October 31, 2017
While hiking the A.T. in late October, a warm place to sleep is sometimes an extravagant luxury. We were very grateful for the offer of two nights in a cabin from our new friends, Dave and Edna. The cabin had charm, comfort, electricity, but no water. Sunrise this morning found us well rested and ready for another day of hiking!
We climbed into Edna’s van as the sun rose over the fields and drove to Boiling Springs, the end of our hike yesterday. This small town is the site of the Appalachian Trail Conservancy Mid-Atlantic Regional Office, an excellent place for hikers to get information and relax in comfort while recharging electronics. Edna parked here and took us for a short walk to see the ‘boiling’ springs, millions of gallons of water forced to the surface via an artesian aquifer. We enjoyed reading the historical signs and learning about the area before starting our day’s hike.
It’s always hard to leave a trail town, and after saying good-bye to Edna, Jay and I couldn’t resist lingering to eat breakfast at the Caffe 101. While there, our trail friends, Gator and Not Yet, arrived. We dawdled over tea and coffee, chatting with the two of them, enjoying the unexpected encounter. Gator told of spending a cold, noisy night at the Backpacker’s Campsite, near very active railroad tracks. Not Yet had taken refuge at a convenient hiker hostel.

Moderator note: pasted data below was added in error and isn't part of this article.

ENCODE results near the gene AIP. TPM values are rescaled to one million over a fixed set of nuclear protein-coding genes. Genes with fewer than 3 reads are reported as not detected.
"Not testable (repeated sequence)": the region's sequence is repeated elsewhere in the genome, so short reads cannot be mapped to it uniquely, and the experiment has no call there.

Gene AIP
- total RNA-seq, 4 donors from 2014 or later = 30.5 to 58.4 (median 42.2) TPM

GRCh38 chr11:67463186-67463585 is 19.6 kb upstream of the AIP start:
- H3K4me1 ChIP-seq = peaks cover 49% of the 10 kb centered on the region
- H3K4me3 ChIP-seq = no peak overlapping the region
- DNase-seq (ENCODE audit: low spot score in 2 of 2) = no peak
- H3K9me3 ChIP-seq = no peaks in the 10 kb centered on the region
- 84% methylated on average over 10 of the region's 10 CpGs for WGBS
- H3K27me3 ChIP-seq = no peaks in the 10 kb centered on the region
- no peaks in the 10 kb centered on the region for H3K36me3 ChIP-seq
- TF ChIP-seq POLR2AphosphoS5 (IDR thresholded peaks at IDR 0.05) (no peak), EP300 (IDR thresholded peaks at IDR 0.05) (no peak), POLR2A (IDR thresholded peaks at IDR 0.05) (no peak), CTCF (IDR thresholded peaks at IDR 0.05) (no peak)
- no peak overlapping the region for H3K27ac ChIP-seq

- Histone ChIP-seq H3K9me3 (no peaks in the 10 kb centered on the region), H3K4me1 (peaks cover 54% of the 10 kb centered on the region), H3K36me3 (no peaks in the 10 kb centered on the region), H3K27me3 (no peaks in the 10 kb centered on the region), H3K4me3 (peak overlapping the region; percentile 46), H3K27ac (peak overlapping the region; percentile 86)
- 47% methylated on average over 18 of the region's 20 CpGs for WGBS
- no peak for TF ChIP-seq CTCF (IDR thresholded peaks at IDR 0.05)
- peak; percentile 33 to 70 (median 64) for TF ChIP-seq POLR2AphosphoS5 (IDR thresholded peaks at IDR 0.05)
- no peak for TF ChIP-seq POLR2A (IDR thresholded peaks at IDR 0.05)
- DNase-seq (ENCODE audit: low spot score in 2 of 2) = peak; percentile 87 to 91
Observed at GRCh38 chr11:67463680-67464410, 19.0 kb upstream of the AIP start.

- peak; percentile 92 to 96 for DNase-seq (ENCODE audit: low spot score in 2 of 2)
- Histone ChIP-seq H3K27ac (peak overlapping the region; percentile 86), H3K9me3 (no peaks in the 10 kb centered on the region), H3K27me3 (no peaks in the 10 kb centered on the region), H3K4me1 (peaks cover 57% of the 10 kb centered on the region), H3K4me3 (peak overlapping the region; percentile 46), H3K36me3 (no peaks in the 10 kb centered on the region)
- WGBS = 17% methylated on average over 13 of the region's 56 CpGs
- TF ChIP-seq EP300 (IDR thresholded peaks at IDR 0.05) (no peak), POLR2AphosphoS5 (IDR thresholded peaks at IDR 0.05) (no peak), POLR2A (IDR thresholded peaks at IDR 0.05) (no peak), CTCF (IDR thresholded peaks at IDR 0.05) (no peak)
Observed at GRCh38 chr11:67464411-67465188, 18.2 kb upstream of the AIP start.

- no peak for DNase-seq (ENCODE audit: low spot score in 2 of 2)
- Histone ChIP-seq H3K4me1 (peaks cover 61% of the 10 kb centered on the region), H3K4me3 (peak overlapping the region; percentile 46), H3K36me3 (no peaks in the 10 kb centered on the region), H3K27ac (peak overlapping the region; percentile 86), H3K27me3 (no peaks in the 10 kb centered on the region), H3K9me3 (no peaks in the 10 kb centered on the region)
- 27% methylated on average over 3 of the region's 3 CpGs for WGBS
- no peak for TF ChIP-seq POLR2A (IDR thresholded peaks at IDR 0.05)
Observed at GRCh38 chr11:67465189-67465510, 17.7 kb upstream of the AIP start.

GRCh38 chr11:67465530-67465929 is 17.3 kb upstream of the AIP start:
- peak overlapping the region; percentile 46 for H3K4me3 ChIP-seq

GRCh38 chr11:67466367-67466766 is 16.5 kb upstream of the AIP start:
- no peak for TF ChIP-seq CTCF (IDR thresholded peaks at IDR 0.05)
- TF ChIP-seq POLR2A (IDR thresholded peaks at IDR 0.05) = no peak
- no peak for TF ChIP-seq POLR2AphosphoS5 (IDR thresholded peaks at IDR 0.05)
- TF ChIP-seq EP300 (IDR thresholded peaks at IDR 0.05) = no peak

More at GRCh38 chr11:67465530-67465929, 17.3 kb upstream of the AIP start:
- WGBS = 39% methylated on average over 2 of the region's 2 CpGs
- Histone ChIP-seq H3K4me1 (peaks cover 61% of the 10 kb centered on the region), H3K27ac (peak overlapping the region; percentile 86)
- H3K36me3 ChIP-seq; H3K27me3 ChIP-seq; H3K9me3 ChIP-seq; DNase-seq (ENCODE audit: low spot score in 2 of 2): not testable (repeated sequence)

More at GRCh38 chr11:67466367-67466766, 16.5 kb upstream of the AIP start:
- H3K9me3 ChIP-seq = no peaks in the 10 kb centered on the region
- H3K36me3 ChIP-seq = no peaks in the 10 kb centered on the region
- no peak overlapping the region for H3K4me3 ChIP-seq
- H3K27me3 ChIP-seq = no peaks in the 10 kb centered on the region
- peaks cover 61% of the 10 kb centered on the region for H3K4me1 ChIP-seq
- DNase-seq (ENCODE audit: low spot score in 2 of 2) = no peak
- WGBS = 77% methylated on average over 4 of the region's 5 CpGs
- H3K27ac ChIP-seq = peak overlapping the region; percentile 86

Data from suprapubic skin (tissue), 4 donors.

With “so long” and “see you down the trail”, we finally tore ourselves away and soon began climbing to Center Point Knob. This monument from 1937 marks the original halfway point on the Appalachian Trail.
Many people celebrate Halloween by navigating a corn maze with friends and family. We celebrated by traversing a “Rock Maze,” half a mile of impressive boulders arrayed along the top of a ridge.
From the maze, the trail led downhill to roam across streams and roads. Stomachs growled with hunger as we reached the Green Mountain Store off PA Rt 34, eleven miles from our morning start. We dined with Not Yet and Dave before climbing into Dave’s van.
As late afternoon darkened to dusk, our friend, host, and driver suggested we explore Gettysburg, 17.5 miles away. And so we ended Halloween with a visit into history, reading notices by flashlight, imagining the valiant characters depicted on the biographical signposts.